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Weapons of Mass Destruction (WMD)

INTRO:  The commander of U-S Forces in Korea says 
U-S intelligence is watching North Korea with 
special care in case Pyongyang tries to launch 
any surprise military action while Washington is 
preoccupied by the tensions between neighboring 
China and Taiwan.  General Thomas Schwartz also 
says North Korean forces are getting steadily 
better, in spite of severe economic problems. V-
O-A's Jim Randle reports from Seoul, where top U-
S and South Korean officials are discussing 
defense issues.
Text:  General Schwartz told reporters North 
Korean military activity seemed "about normal" 
over the past few weeks.  But the U-S Army 
General says North Korean forces are getting 
better, day to day, year to year, doing more 
training and moving units closer to the border 
with South Korea.
Other Pentagon officials say the renewed training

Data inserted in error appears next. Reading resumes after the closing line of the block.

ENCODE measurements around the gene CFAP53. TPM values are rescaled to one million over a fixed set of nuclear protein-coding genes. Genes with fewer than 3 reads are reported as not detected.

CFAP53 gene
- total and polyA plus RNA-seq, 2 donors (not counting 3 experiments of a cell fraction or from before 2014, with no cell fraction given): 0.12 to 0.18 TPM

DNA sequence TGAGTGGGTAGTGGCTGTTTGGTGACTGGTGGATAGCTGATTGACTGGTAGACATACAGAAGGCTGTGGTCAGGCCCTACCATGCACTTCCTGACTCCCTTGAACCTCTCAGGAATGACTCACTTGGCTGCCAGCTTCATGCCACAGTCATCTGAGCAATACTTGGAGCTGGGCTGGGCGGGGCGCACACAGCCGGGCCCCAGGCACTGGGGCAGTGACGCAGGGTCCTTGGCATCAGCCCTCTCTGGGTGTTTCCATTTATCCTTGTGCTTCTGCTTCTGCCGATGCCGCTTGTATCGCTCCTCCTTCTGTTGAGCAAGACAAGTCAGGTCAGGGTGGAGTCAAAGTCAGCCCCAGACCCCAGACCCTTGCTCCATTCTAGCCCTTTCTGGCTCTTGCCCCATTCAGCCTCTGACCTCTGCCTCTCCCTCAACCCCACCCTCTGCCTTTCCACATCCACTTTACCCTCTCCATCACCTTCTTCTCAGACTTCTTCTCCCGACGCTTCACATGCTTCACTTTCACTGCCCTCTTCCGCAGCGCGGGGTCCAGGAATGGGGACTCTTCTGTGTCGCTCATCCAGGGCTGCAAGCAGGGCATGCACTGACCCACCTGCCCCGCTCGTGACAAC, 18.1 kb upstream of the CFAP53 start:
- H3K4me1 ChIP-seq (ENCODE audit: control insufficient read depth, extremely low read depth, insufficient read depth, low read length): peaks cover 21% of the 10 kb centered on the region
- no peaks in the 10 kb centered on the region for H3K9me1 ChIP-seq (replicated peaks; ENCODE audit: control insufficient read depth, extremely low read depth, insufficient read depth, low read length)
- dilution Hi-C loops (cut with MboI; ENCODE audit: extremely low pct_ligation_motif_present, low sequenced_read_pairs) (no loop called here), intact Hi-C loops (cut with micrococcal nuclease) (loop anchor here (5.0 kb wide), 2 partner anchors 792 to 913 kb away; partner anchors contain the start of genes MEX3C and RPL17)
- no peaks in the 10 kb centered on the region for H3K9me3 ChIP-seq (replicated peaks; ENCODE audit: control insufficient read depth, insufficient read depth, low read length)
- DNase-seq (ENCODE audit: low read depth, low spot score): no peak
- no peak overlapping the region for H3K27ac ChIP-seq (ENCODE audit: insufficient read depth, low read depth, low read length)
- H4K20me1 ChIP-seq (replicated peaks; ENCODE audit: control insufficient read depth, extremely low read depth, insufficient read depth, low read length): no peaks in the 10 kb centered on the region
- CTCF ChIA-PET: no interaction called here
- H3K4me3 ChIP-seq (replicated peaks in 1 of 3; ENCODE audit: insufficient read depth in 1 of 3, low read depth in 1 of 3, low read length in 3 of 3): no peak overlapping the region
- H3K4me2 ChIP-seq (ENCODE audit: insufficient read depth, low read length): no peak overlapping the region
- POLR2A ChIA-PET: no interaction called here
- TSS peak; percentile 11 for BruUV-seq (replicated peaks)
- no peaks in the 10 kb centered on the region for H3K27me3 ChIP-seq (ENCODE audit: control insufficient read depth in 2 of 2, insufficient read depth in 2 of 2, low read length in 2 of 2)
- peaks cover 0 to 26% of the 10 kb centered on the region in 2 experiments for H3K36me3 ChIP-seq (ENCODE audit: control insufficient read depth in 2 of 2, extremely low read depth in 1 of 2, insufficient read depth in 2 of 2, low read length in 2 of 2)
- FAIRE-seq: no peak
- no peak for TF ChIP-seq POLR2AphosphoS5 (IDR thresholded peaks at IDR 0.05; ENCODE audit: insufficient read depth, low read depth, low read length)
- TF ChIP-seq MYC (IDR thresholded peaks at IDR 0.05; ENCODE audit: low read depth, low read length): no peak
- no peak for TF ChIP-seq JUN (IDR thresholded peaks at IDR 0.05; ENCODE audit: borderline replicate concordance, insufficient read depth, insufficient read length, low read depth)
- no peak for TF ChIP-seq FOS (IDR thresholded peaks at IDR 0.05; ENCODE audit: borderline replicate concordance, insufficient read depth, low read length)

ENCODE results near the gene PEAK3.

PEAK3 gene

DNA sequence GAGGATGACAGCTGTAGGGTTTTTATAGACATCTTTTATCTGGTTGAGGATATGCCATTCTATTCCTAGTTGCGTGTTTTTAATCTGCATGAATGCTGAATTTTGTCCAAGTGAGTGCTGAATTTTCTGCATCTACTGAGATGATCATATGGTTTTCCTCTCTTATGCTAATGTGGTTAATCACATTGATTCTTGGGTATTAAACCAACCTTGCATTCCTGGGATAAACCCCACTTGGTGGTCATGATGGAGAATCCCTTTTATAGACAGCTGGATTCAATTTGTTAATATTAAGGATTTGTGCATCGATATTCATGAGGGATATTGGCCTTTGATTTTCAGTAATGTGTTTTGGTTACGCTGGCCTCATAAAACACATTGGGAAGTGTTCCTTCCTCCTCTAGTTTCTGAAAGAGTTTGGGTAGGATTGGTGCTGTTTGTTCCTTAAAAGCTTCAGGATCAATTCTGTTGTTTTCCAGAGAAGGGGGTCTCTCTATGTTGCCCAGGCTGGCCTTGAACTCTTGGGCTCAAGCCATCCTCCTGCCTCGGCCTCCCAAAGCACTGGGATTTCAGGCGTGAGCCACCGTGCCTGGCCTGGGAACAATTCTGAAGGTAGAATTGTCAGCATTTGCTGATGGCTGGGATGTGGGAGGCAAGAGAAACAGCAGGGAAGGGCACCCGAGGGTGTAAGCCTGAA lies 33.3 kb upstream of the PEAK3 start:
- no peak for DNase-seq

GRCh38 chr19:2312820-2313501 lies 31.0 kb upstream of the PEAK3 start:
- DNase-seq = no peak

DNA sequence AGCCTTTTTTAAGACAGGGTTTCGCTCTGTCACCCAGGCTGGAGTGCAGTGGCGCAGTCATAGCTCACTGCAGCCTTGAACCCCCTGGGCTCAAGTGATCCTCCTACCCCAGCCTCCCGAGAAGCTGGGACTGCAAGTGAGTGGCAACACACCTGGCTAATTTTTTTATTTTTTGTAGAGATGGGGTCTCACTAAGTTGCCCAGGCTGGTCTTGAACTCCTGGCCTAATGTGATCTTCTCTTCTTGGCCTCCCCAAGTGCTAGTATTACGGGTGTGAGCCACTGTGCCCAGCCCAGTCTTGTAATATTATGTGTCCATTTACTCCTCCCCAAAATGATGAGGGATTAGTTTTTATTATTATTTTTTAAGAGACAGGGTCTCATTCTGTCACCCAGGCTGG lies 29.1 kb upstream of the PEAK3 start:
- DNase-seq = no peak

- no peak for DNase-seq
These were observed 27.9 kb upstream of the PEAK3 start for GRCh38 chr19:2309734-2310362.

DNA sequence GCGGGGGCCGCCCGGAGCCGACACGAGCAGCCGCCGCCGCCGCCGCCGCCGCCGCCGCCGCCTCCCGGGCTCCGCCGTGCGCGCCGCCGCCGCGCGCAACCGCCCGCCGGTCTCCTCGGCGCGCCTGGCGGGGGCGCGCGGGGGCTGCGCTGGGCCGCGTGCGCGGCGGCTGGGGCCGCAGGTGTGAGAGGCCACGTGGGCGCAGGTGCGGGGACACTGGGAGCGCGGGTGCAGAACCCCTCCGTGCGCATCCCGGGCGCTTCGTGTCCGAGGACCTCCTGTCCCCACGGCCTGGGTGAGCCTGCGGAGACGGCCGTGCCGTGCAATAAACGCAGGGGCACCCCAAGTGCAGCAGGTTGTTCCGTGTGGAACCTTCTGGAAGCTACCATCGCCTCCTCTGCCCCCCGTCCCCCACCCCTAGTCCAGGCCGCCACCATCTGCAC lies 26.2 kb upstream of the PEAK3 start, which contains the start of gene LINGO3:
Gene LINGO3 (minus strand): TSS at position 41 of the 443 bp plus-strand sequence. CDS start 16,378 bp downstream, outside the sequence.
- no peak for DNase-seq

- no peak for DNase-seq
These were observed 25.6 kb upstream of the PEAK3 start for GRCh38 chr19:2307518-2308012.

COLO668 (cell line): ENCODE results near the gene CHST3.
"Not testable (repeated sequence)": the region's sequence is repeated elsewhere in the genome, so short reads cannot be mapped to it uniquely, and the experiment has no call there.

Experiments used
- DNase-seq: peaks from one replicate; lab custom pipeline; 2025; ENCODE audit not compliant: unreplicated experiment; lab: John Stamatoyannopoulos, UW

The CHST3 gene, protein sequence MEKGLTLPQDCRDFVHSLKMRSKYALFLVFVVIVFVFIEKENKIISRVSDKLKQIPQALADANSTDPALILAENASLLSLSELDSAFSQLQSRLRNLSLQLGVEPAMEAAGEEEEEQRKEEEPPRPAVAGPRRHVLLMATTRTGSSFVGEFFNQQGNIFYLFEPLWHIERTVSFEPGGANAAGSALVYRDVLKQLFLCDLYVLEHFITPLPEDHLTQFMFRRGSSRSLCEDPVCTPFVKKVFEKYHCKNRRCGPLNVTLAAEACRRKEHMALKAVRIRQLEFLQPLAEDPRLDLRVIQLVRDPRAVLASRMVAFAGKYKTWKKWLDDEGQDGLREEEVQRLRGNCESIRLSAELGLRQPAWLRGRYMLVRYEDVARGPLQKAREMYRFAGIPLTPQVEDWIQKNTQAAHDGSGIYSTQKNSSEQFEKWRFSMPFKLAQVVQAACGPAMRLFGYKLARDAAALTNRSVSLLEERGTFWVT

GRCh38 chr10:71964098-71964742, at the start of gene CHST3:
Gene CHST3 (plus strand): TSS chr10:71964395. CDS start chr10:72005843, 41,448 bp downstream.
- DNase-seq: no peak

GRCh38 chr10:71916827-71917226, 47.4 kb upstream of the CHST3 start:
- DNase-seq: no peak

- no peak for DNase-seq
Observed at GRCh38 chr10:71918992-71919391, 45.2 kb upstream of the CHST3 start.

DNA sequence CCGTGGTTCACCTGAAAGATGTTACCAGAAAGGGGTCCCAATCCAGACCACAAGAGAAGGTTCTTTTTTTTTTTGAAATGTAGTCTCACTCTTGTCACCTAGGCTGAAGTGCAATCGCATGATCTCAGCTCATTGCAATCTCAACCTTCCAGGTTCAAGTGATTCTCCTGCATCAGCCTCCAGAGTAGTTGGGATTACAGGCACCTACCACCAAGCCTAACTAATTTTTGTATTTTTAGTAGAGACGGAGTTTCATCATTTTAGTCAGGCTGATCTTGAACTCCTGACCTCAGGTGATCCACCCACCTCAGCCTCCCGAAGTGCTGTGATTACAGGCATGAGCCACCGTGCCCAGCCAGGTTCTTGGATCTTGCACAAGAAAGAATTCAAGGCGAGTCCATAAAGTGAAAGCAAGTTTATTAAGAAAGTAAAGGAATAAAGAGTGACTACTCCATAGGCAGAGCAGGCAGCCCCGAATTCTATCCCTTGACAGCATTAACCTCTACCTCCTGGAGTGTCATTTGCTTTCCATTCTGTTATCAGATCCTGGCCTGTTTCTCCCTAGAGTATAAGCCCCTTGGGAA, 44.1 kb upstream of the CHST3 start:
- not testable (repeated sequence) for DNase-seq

is mostly by North Korea's massive artillery 
units, and comes after a period when economic 
problems appeared to limit military activity.
North and South Korea have been in a state of 
armed truce for decades following several years 
of bitter war in the early 1950's (1950-1953). 
Northern forces are more numerous, with more than 
a million soldiers and thousands of pieces of 
artillery.  South Korean forces are smaller, but 
equipped with more advanced weapons, sensors and 
communications gear. South Korea fields about 
600-thousand troops, backed by 38-thousand 
The one point eight billion dollar annual cost of 
keeping those U-S soldiers, sailors, airmen and 
marines on watch in Korea is one of the issues on 
the agenda Saturday as U-S Defense Secretary 
William Cohen holds talks with Korea's Minister 
of National Defense, President and other leaders.
The Government in Seoul now pays about 38 per 
cent of the bill, but some members of the U-S 
Congress would like Korea to pay more.  But South 
Korea is just emerging from an economic crisis, 
and is reluctant to pay more for the military.
The two sides will also talk about allegations 
that U-S troops killed hundreds of Korean 
civilians in the early, chaotic days of the 
Korean war at a village called No Gun Ri.  News 
accounts of the incident say the Americans feared 
North Korean troops were hiding among the 
South Korea is the final stop on an Asian journey 
that has taken Defense Secretary William Cohen to 
Hong Kong, Japan and Vietnam. (Signed)
17-Mar-2000 19:44 PM EDT (18-Mar-2000 0044 UTC)
Source: Voice of America

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